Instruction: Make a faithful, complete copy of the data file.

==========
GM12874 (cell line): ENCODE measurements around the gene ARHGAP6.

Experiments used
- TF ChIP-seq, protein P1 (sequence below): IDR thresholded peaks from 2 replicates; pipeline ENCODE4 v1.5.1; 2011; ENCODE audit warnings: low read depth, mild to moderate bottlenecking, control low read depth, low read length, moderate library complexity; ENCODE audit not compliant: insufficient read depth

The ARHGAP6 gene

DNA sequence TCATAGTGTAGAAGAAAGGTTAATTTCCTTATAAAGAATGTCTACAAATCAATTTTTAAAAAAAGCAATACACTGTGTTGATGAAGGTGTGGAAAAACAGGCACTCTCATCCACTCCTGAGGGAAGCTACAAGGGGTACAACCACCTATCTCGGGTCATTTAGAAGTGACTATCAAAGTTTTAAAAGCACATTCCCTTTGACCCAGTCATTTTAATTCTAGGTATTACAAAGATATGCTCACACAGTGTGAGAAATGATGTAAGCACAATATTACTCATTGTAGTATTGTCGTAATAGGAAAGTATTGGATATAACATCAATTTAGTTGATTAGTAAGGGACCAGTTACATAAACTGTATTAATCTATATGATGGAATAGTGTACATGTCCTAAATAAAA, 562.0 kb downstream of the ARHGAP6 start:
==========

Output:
GM12874 (cell line): ENCODE measurements around the gene ARHGAP6.

Experiments used
- TF ChIP-seq, protein P1 (sequence below): IDR thresholded peaks from 2 replicates; pipeline ENCODE4 v1.5.1; 2011; ENCODE audit warnings: low read depth, mild to moderate bottlenecking, control low read depth, low read length, moderate library complexity; ENCODE audit not compliant: insufficient read depth

The ARHGAP6 gene

DNA sequence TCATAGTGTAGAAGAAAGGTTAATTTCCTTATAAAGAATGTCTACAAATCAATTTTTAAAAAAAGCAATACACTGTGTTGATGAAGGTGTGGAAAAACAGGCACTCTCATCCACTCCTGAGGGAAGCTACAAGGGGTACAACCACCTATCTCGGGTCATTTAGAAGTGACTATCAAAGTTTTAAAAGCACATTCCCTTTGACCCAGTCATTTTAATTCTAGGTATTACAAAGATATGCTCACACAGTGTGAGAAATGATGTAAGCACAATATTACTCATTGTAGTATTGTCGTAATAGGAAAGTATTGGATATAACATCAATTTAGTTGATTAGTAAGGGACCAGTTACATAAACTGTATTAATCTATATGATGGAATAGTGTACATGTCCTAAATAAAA, 562.0 kb downstream of the ARHGAP6 start: